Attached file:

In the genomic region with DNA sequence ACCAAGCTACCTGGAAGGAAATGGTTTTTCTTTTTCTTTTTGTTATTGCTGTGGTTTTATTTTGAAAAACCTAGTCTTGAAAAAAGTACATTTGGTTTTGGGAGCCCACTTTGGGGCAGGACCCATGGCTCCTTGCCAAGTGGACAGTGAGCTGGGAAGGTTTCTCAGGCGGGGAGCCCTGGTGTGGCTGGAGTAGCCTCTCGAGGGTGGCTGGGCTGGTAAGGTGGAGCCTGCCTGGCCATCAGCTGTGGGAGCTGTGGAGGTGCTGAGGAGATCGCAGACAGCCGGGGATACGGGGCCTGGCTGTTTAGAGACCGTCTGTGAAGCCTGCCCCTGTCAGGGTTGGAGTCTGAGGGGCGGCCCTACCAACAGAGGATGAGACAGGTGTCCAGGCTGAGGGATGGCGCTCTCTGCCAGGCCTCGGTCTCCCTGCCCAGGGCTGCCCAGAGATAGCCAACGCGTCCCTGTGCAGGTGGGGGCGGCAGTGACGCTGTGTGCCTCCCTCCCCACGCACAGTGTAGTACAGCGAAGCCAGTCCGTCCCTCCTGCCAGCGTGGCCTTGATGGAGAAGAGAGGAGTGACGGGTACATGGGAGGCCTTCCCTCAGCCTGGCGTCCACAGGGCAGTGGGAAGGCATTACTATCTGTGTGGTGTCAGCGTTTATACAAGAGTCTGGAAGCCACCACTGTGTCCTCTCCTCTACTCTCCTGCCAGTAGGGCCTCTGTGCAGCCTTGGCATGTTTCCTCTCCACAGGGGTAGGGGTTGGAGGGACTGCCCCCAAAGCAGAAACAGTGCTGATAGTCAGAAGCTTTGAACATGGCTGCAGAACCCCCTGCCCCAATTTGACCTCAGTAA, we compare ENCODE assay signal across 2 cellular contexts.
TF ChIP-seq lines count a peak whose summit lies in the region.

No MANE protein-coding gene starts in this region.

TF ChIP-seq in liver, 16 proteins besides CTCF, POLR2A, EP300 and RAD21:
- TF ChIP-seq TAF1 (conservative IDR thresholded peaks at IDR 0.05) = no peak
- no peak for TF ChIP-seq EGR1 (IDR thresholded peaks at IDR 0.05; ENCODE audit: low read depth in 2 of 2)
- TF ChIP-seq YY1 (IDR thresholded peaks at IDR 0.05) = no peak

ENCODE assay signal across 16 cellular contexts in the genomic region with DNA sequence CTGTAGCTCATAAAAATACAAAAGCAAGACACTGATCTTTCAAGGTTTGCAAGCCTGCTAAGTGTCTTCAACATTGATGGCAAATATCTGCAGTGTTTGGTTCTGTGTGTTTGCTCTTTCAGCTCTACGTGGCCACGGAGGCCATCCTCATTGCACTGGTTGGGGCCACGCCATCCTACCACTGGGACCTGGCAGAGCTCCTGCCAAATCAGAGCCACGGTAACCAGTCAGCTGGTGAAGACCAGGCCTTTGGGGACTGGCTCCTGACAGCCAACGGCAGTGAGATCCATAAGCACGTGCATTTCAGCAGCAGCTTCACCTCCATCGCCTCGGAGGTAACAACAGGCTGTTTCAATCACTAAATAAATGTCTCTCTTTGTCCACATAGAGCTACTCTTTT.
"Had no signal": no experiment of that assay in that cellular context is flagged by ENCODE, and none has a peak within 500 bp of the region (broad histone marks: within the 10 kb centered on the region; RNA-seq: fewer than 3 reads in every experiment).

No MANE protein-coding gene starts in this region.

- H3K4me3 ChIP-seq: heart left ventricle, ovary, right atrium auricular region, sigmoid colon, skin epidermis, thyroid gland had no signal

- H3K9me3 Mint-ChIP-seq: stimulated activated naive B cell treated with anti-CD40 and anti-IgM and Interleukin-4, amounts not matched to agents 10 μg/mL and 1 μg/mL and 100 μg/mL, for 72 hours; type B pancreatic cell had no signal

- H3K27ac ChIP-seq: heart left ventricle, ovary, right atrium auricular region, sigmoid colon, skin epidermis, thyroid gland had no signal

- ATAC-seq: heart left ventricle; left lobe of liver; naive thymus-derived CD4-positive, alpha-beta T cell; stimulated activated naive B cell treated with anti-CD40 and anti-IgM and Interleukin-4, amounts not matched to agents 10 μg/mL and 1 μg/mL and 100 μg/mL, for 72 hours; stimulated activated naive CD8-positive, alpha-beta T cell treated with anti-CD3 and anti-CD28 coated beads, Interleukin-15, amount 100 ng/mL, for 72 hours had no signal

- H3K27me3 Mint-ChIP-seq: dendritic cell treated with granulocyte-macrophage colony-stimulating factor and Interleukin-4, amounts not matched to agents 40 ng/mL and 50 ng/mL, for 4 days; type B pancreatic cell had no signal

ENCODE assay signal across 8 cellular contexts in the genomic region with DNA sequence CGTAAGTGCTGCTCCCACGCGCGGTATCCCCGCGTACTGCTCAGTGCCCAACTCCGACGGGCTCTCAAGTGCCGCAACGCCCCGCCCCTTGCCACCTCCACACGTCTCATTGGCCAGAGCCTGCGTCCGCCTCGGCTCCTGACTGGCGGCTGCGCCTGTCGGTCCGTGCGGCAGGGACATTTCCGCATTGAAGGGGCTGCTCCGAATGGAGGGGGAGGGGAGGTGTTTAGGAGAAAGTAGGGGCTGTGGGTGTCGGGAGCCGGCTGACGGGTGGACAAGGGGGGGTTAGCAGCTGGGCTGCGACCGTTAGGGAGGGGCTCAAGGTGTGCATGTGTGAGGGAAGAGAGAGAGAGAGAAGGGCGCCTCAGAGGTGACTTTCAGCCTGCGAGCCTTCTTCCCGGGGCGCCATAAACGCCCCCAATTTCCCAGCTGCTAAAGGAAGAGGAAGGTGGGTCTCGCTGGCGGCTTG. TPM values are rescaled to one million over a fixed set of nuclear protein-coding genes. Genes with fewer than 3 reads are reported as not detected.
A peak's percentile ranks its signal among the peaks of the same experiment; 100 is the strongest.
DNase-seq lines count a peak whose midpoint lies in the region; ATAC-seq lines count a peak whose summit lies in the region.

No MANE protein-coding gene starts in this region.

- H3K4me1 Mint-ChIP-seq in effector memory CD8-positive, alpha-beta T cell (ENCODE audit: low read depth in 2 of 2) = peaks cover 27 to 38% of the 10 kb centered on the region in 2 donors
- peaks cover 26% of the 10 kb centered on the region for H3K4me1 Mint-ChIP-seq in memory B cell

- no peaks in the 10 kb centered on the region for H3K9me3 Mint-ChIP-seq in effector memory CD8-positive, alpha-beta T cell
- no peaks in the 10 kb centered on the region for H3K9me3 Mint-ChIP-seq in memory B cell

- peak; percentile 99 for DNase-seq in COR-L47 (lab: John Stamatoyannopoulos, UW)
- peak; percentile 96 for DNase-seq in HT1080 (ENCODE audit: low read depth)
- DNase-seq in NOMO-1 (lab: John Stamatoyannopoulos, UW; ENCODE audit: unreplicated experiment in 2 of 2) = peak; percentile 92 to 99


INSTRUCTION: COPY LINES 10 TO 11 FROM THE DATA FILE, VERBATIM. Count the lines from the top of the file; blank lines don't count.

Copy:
No MANE protein-coding gene starts in this region.

- H3K4me3 ChIP-seq: heart left ventricle, ovary, right atrium auricular region, sigmoid colon, skin epidermis, thyroid gland had no signal